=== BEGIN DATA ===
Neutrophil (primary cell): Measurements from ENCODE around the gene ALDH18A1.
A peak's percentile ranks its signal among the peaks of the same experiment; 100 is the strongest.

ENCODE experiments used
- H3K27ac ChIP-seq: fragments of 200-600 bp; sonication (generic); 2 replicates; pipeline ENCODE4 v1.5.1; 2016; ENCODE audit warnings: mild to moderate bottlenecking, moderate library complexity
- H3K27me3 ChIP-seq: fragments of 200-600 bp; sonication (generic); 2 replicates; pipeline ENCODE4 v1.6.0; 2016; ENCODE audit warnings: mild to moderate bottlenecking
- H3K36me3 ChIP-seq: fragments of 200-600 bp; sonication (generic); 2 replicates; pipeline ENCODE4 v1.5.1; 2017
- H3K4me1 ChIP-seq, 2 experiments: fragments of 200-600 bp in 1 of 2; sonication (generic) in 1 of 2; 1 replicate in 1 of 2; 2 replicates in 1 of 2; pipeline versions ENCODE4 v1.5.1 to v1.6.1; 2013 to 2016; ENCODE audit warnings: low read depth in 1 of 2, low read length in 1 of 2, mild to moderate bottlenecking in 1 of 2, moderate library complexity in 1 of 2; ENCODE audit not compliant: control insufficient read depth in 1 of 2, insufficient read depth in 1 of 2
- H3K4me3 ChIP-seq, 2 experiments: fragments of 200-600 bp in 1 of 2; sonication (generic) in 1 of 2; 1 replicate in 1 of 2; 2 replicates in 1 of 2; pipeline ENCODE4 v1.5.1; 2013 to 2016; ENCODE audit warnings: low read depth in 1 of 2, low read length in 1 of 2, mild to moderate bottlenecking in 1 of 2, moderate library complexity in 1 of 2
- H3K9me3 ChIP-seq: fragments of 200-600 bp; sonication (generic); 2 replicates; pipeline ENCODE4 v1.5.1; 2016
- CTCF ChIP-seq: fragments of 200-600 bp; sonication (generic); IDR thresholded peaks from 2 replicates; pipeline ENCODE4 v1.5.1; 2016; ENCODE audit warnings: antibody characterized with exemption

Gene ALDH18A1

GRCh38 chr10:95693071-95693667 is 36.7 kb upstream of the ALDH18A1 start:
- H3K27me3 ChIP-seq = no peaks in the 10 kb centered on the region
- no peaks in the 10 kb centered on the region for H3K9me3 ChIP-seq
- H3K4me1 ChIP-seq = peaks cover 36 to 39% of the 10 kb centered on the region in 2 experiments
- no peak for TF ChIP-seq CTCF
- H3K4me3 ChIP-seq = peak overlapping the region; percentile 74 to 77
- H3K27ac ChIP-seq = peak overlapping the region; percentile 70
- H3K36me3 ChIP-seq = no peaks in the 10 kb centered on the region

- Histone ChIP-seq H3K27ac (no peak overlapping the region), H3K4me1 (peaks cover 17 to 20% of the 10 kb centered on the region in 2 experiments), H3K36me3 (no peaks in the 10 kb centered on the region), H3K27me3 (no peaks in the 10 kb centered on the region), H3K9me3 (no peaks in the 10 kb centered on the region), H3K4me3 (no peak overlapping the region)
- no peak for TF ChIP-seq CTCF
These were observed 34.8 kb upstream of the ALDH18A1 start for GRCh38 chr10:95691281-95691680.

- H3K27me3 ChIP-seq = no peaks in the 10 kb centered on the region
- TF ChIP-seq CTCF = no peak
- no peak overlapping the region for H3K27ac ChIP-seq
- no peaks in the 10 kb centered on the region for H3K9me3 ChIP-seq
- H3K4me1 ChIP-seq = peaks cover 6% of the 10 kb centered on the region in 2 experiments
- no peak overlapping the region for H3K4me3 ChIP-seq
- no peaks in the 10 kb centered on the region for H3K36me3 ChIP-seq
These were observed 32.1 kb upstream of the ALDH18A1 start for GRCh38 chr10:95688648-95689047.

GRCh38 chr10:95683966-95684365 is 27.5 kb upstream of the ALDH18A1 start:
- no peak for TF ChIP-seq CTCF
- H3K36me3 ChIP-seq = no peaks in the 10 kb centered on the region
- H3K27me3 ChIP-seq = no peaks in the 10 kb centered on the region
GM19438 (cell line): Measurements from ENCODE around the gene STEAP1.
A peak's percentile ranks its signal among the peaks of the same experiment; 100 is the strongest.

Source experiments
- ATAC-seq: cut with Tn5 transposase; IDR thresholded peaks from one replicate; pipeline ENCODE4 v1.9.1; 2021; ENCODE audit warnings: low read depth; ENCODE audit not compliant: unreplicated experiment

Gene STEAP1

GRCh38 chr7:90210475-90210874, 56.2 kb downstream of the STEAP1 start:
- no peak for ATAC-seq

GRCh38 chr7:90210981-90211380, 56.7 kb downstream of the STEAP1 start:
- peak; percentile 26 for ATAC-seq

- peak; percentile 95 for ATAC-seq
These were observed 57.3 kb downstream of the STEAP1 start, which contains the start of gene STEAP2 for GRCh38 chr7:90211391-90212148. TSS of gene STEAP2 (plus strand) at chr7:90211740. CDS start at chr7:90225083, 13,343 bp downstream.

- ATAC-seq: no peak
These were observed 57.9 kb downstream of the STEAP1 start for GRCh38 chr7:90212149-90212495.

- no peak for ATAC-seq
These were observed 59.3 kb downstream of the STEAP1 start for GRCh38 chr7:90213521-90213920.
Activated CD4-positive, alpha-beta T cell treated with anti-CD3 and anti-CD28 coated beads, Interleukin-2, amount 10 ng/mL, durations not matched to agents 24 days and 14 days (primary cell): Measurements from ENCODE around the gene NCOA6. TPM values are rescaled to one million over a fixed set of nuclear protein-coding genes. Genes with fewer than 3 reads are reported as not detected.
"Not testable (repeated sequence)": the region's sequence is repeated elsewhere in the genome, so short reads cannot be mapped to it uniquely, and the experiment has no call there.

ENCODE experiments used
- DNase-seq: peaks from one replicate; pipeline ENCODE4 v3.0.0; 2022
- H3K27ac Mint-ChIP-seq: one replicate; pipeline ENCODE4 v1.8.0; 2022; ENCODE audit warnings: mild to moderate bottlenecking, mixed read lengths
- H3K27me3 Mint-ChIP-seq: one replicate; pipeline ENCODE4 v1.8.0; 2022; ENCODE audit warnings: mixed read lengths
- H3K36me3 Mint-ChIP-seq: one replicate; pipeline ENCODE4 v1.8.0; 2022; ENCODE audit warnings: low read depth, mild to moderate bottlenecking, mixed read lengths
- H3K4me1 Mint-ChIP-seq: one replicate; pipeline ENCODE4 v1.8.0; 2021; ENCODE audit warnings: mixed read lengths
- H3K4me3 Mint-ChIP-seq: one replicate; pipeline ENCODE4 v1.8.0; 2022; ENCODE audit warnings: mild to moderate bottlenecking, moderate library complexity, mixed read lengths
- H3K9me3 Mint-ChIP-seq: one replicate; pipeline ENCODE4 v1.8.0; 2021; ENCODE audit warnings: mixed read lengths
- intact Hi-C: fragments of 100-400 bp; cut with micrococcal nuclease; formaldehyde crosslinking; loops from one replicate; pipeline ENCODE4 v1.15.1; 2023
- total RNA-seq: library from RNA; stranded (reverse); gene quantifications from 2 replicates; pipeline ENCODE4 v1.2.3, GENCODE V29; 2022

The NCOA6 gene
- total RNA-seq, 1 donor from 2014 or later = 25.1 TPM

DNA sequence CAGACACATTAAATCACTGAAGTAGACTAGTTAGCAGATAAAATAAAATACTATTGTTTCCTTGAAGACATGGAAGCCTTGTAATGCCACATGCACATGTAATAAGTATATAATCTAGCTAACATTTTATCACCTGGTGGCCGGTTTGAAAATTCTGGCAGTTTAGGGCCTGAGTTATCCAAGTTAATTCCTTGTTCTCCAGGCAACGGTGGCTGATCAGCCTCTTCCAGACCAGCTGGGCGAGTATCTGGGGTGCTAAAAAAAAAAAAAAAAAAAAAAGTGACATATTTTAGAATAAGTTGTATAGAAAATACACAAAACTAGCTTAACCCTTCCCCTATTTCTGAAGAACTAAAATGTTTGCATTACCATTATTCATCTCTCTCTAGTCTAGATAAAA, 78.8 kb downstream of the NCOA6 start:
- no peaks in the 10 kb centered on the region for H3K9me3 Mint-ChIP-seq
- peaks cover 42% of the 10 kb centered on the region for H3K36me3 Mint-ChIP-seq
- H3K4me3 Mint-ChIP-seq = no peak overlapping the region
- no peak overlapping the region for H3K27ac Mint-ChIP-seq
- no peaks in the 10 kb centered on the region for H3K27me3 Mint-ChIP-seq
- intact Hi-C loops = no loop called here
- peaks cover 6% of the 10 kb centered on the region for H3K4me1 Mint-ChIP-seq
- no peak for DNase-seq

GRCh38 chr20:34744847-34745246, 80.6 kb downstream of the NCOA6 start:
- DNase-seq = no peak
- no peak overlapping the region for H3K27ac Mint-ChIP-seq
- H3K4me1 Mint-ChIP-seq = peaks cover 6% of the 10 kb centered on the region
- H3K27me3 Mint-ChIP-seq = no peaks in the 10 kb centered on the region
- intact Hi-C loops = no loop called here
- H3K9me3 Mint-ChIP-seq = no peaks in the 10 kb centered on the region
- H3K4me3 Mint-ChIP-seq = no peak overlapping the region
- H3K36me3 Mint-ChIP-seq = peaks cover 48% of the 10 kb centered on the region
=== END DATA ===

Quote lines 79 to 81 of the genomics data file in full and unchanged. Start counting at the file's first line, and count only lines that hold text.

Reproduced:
- H3K9me3 Mint-ChIP-seq = no peaks in the 10 kb centered on the region
- H3K4me3 Mint-ChIP-seq = no peak overlapping the region
- H3K36me3 Mint-ChIP-seq = peaks cover 48% of the 10 kb centered on the region